But that doesn’t mean there won’t be a place for the rookie in the club’s defensive line rotation.
“Other than playing too tall -- he stands up too much, too high -- what I’ve really been impressed with is his mental toughness,” Marinelli said. “Every down, he plays hard. He’s physical. He listens. He’s not thin-skinned, and he’s getting better every day. I mean, he plays real hard, now. I’m impressed with that.”
The key for Wootton finding a niche lies in refining the fundamentals, something as simple as remembering to bend his knees while on the attack. Against the Chargers last week, Wooton didn’t register any official statistics for a defensive line that produced just one quarterback hit and one sack -- Nick Roach -- in approximately 69 snaps.
Marinelli disagreed with the notion that playing too tall would likely always be a deficiency in Wootton’s game.
“You just have to keep emphasizing it,” Marinelli said. “He needs to become a knee bender, [and develop] the body mechanics you need, and the sled work. When it gets tough on them is when their legs get a little tired. Now you don’t want to bend [your knees] as much. You just have to keep emphasizing pad level. What I do like about him: this guy has a great motor.”
But will that be enough to for the fourth-round pick to earn one of the roster spots on the defensive line?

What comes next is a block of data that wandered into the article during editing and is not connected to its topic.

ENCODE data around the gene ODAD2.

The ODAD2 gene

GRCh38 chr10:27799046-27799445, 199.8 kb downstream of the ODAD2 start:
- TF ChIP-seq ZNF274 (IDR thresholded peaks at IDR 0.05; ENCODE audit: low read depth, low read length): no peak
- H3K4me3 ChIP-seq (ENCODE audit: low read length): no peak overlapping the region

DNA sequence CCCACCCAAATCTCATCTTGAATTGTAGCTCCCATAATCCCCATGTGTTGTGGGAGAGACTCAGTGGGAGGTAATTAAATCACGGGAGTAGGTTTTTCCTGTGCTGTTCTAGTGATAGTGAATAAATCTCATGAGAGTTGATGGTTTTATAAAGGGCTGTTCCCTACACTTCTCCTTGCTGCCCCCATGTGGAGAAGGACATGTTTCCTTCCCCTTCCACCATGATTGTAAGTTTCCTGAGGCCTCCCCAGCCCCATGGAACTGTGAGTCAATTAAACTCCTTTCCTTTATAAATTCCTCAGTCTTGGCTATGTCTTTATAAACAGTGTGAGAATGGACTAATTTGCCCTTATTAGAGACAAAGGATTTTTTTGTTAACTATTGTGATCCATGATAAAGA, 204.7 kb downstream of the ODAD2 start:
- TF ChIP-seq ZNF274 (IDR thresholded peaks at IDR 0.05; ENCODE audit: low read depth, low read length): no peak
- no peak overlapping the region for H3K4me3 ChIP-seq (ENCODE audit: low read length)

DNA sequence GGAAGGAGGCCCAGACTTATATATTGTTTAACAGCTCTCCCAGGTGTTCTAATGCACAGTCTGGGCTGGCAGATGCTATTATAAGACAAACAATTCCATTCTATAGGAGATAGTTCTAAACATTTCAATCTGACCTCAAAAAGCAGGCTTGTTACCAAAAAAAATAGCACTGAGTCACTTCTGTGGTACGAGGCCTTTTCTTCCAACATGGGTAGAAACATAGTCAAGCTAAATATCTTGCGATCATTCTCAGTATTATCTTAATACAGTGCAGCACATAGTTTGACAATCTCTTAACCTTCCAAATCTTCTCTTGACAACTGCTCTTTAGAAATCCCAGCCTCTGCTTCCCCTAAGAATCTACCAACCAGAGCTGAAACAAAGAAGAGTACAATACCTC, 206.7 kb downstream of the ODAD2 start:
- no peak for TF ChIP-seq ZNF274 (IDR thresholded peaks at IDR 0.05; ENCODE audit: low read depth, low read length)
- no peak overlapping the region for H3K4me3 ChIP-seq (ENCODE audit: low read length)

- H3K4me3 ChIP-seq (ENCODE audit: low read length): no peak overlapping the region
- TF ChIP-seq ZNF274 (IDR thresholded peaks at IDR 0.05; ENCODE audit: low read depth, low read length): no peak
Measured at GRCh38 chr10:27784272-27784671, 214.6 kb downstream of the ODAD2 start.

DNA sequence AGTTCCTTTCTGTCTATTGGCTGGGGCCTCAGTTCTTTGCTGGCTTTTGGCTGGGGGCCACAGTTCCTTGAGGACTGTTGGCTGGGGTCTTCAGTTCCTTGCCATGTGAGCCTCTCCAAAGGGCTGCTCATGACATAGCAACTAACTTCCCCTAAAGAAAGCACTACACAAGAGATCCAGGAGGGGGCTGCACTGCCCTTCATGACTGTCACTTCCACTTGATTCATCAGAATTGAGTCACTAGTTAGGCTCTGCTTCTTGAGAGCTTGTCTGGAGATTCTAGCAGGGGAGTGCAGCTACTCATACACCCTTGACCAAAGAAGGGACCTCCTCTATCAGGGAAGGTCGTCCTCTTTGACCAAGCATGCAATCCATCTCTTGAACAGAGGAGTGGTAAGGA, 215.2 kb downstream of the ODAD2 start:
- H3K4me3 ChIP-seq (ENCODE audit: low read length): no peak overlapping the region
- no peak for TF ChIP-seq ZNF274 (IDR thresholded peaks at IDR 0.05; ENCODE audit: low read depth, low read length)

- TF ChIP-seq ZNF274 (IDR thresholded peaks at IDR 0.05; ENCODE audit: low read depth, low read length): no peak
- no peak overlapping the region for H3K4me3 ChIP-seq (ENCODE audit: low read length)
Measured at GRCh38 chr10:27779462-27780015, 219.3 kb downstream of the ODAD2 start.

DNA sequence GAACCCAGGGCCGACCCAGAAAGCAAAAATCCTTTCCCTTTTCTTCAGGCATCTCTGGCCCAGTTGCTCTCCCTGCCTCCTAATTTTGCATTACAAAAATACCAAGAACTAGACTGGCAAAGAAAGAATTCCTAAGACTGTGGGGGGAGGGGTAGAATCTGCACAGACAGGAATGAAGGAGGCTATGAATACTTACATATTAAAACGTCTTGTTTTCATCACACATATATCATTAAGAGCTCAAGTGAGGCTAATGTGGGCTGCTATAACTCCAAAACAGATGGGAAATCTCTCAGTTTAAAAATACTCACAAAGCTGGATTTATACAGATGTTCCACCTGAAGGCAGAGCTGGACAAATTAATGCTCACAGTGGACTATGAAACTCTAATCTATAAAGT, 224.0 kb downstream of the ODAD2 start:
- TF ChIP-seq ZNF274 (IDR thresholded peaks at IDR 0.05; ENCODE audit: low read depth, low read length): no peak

It’s hard to tell right now. But the Bears typically give draft picks a little more time to develop, which definitely tilts things in Wootton’s favor. In the past, the club has kept nine defensive linemen. Wooton is currently in contention with a group of young on-the-bubble players such as Henry Melton and Jarron Gilbert for a roster spot.
General manager Jerry Angelo expressed optimism about the development of Melton, who has worked some at the under-defensive tackle spot, while indicating he needed to see improvement from Gilbert, a third-round pick in 2009.
“We think he’s going to really blossom this year,” Angelo said of Melton, before adding that Gilbert’s “got to pick it up.”
“We want to keep the best players,” Angelo said. “We could get by with eight [defensive linemen]. We’ve done that, but we like to think we’ll have nine defensive linemen and those will be on our best 53.”